Don’t ask other bidders for advice and information—they may know less than you do but don’t want to admit it, or what they think they know may be wrong. Get facts from reliable sources, such as the state statutes, the printed material furnished by the taxing agency, and individuals recognized as experts who provide certified training programs.


thank you - great article

Where would i go to find out the laws in each state regarding tax lien certificates? In Oregon they do not sell the lien certificate until the property owners are 6 yrs in the rears, then the property is auctioned.

The best place to find out how the sale of tax lien certificates are handled in the taxing authority is the local jurisdiction, usually the county tax collector/appraiser. They should also be able to tell you what you need to know about the applicable laws.

Do these tax lien certificates and laws exist in Canada? If so, where can they be found?

The short answer to your question about tax liens in Canada is no.

The system in Canada for dealing with delinquent taxes is much different than in the U.S. This is a non-technical, non-official, very much abbreviated summary of how it works in Canada: The local government does not take action on delinquent property taxes until they haven’t been paid for three years. Then any entity with an interest in the property (such as the mortgage holder) gets a chance to pay the taxes and foreclose on the property. If no such entity takes action, then the opportunity becomes available to the public, and the entire process can take four years. In Toronto, for example, they see just one or two of these a year open up to an investor.

If you want to find out more about how tax liens work and how common they are in a particular area, the best thing to do is to contact the real estate section of your municipality.

How is yield calcuated on a tax certificate that is paid prior to the end of the year.


The interest is prorated based on the amount of time you hold the tax lien certificate. For example: let's say you purchased a tax lien certificate with an annualized interest rate of 18 percent and the homeowner paid the taxes back after six months. You would receive the amount you paid plus 9 percent, which is six months of interest.

the information were right on the money !! but the question is or when does the lien becomes maturity to be recorded has your or the lienholder property?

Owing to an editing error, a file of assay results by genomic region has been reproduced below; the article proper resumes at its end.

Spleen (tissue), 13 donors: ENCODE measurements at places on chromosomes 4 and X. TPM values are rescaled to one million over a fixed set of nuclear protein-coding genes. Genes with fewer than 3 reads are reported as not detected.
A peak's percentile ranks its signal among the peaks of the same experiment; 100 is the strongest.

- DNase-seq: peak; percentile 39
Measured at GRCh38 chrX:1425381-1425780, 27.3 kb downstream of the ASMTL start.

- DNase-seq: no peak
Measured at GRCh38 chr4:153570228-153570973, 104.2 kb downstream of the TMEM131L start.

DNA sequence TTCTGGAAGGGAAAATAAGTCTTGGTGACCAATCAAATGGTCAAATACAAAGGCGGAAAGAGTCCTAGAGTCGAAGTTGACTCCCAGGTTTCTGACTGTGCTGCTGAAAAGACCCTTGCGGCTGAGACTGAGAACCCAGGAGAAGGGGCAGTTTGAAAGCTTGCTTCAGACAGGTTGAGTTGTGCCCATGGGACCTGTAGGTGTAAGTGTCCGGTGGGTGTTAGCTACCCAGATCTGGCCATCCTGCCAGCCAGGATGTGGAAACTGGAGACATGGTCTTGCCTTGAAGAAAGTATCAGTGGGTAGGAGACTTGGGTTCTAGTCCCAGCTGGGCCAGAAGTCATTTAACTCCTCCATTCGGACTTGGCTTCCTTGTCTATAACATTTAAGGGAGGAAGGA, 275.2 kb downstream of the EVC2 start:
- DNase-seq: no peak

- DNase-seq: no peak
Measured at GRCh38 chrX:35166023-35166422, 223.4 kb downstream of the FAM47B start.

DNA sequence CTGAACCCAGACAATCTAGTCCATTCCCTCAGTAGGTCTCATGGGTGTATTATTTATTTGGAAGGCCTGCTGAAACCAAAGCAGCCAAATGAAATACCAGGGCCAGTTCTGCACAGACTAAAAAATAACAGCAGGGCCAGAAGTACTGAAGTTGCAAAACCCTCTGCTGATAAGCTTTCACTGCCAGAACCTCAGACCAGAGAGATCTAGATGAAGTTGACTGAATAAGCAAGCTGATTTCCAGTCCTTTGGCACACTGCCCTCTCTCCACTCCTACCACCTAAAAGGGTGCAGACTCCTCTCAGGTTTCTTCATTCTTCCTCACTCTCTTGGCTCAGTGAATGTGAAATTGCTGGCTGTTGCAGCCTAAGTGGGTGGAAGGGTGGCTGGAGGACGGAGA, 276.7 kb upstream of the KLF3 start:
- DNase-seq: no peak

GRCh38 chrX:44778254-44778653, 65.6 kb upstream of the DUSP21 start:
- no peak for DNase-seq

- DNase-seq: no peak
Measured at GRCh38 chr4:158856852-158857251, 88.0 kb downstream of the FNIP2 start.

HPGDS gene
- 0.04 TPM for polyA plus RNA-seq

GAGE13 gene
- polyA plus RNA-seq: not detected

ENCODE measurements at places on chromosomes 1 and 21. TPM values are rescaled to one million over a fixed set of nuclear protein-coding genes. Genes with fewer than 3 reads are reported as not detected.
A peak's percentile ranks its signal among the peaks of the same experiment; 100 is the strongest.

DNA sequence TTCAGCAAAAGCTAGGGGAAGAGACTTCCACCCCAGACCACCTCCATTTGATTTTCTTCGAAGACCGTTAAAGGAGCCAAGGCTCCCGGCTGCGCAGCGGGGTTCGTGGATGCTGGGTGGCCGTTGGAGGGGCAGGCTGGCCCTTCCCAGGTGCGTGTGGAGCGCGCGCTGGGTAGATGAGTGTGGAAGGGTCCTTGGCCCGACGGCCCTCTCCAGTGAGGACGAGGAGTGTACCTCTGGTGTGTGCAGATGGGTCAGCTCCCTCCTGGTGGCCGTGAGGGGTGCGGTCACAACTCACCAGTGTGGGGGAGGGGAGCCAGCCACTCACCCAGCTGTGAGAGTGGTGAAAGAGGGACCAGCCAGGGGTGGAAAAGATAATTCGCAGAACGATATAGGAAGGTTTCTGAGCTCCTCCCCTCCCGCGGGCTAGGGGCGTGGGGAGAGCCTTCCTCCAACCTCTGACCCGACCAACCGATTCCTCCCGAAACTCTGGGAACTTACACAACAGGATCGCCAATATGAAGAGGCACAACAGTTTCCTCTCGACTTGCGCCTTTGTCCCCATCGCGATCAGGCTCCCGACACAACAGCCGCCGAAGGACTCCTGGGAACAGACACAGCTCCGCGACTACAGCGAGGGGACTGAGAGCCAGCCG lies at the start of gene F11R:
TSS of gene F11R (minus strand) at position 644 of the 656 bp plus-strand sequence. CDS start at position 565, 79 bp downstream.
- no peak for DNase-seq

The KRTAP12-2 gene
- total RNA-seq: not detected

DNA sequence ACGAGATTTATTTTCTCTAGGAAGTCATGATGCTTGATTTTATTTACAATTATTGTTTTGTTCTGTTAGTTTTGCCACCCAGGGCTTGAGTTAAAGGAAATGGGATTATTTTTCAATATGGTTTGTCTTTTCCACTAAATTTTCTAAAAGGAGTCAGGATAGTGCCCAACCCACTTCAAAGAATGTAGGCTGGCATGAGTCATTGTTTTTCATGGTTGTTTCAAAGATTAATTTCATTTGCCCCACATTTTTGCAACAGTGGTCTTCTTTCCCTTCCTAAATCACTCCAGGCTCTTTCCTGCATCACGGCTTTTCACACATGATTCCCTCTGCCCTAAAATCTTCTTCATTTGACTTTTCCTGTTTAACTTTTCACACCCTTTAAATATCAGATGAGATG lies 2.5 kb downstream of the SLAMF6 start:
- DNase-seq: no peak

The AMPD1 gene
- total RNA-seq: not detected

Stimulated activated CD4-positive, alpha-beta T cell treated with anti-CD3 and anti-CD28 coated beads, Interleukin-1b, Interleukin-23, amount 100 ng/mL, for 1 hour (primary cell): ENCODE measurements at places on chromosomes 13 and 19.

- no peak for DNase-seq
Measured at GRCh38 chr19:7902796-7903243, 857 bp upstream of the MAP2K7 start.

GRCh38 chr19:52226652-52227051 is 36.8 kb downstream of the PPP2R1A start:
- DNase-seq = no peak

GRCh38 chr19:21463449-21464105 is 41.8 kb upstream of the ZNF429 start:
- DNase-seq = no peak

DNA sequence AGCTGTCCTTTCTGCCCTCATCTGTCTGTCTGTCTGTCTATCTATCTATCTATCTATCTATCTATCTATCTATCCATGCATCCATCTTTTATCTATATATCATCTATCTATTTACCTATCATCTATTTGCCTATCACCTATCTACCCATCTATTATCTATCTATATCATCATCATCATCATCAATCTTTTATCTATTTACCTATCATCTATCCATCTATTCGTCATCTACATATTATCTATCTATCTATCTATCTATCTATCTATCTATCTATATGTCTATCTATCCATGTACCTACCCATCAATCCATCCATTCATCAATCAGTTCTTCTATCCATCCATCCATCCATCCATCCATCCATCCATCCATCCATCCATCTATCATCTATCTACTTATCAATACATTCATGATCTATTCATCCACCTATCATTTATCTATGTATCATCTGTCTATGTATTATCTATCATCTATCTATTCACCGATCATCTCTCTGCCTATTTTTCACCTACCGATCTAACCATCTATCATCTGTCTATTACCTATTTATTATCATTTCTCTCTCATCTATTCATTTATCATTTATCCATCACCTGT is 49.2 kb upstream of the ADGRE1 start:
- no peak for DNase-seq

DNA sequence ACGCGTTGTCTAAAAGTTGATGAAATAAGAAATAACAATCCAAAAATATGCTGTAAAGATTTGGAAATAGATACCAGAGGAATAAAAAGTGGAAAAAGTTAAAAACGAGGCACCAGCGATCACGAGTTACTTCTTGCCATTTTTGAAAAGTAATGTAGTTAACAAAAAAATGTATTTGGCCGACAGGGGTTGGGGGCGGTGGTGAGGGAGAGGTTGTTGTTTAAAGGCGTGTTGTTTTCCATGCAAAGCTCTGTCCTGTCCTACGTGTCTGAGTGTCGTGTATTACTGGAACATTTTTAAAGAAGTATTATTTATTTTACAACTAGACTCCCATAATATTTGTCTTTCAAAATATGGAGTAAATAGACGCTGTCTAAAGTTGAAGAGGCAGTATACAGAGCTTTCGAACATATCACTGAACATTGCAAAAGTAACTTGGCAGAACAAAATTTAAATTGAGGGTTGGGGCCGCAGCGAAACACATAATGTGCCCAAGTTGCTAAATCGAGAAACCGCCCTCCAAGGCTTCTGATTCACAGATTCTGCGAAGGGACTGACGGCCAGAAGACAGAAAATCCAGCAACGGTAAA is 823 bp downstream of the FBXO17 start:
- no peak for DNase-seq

We'd like to answer your question, but we're not sure what you're asking. Remember that the laws governing tax liens and deeds are set by the state and also vary by state.

If you could clarify your question, we'll be happy to answer it.

Are there any type of properties that one should stay away from when bidding for tax certs? How about properties to zero in on? In my area I have noticed prior certs with the interest as low as .25%. Could this be a way for the owner to protect his property by having an allie buy his cert?

The best rule to follow regarding property types is to never purchase a tax lien certificate on a property you wouldn't want to own. It's unusual for the tax certificate buyer to foreclose on the property, but it can happen, so be sure you can deal with owning the property if it comes down to that.

The owners do not set the rates; rates are set by the government. The best way for an owner to protect his property is to pay his taxes so that there is never a tax lien to be purchased.

Great article. Very informative. Can Canadians invest in U.S. tax lien certificates and/or tax deeds?


Yes, Canadians can invest in U.S. tax lien certificates. The investor's citizenship is generally not an issue; what you have to do is follow the rules established by the particular tax collector in a given jurisdiction. Some require that you personally attend the auction, but many offer online auction opportunities.